Samurai Executioner Volume 1 is set in Edo-Period Japan.
The main character of Samurai Executioner is Yamada Asaemon, a young ronin who becomes a sword-tester for the shogun. As part of his duties, Yamada is frequently called upon to perform executions. Early on in his role as a sword-tester, Yamada finds himself faced with ethical dilemmas that are about people that he has known in his life. These issues help to establish Yamada as a character and help the reader understand the way he acts later on. In addition, they also help to set the stage for the story that is to come. But after Yamada goes through these ethical dilemmas, his career as a sword-tester begins to prosper.
After the first two chapters in the volume, the focus of the story isn’t as much on Yamada as it is on the criminals that he is called on to execute. These stories are generally told as their last words before receiving the fatal stroke from Yamada. Many of these encounters give Yamada a pause for thought and reflection before going on to his next assignment. Many of the criminals’ stories also make the audience stop and reflect for a moment before moving on to the next chapter.
Yamada’s character is based on a real-life line of sword-testers who served the Tokugawa Shogunate up to the early 19th century. The stories are also written with historical accuracy, although the characters in the series are fictional. As you read this volume, it’s very clear just how much research went into the creation of Samurai Executioner when you see the diagrams of locations and explanations for various concepts and weapons that appear throughout it. As someone who isn’t overly familiar with this period of Japan’s history, I found that these diagrams and explanations helped me to better understand what was going on in the story.
The storytelling of Samurai Executioner Volume 1 can be violent, intense, and at times, rather dark. However, it’s this gritty storytelling that makes the story realistic, especially for the time period that it’s set in. But there is some content included that could potentially make readers uncomfortable when they read it.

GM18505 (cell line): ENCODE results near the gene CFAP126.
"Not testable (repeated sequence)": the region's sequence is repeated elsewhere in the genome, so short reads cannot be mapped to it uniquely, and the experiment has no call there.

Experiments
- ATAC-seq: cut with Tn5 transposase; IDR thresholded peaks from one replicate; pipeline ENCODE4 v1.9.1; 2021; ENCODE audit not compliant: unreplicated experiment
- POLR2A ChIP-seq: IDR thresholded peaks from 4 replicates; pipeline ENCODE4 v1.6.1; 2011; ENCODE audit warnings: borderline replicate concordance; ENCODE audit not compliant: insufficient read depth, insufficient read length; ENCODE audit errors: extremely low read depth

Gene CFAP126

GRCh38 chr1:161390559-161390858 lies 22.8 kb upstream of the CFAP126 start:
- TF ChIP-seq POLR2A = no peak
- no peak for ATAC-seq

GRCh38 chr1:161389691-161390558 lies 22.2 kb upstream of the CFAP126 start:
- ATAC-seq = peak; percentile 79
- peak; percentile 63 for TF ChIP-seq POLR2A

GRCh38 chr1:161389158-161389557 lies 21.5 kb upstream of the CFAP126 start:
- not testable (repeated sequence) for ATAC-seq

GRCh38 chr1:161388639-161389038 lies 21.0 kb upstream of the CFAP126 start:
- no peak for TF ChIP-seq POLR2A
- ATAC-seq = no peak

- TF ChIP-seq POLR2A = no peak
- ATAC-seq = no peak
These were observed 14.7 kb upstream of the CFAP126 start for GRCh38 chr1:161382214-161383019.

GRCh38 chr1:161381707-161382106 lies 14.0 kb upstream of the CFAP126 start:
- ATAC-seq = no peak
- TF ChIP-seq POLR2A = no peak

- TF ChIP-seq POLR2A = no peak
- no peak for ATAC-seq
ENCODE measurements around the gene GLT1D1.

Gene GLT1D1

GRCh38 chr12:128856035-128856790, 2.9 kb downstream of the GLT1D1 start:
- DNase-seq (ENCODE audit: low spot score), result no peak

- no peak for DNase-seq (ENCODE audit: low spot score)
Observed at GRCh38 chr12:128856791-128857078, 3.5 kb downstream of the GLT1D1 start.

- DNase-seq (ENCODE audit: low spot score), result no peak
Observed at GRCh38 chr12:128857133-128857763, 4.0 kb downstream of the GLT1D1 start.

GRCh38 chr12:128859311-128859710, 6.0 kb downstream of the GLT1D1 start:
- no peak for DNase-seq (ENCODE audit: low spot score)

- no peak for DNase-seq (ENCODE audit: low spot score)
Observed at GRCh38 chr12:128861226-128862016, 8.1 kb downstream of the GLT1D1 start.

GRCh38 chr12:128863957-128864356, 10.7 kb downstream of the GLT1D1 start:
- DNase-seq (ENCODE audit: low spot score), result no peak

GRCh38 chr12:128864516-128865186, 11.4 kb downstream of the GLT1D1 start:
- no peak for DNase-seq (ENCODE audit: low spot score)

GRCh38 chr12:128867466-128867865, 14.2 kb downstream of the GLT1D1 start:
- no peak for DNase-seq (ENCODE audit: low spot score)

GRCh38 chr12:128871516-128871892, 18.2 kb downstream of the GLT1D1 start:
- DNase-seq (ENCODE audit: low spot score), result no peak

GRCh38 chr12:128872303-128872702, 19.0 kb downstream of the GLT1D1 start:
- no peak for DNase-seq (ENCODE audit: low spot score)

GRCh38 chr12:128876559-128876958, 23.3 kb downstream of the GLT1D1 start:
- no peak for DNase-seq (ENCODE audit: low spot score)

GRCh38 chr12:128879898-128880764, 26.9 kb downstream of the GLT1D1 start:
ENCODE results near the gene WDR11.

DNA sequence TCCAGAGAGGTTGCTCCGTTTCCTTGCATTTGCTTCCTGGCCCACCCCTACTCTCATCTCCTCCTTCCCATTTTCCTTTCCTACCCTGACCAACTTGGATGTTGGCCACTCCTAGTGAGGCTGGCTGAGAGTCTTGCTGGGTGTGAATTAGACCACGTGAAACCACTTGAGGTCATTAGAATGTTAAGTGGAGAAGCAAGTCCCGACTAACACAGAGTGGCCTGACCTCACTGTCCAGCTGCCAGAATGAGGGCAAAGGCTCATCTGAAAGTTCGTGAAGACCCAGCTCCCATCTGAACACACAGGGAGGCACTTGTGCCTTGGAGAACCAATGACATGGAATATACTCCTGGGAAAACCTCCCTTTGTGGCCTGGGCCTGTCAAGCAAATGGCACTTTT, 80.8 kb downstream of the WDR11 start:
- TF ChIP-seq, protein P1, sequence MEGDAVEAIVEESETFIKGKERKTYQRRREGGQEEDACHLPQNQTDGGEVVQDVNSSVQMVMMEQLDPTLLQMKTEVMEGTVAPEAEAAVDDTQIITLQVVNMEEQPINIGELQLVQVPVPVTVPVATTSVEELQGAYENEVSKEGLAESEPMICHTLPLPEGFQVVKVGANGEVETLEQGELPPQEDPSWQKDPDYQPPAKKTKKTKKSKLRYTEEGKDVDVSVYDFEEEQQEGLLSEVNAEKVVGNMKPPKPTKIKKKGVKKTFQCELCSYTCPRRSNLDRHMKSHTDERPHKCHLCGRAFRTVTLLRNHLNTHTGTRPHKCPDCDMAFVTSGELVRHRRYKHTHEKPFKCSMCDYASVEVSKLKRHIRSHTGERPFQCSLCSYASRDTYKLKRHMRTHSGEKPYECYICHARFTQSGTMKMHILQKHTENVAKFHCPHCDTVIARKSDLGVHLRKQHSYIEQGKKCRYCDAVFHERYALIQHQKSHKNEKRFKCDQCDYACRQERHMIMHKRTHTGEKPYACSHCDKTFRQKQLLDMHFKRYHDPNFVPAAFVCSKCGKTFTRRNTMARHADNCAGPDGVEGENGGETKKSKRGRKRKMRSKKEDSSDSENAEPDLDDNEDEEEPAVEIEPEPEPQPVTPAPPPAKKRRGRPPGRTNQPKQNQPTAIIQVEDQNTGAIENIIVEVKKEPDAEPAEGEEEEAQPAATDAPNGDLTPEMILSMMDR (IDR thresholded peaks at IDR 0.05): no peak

When it comes to the art, artist Goseki Kojima made sure to draw intricate and detailed art for the characters to make them look more realistic. But his realism doesn’t just end with the characters. He also made sure to depict the beheadings and some of the crimes as realistically as he possibly could, which can make this a harder read for someone who doesn’t like reading manga with potentially graphic depictions. It should also be noted that there is some female nudity included in the art of Samurai Executioner Volume 1.
Between the storytelling and the art, Samurai Executioner Volume 1 can be a rather intense read, especially for a volume that’s about 300 pages in length. If you enjoy stories set in the Edo Period and don’t mind depictions of decapitation and violence, then you’ll probably enjoy reading Samurai Executioner. However, if you’re likely to become uneasy or feel queasy when reading manga with realistic depictions of violence, then you should probably stay away from this series.
The reviewer wrote this review after reading a copy of this item that was checked out through the King County Library System.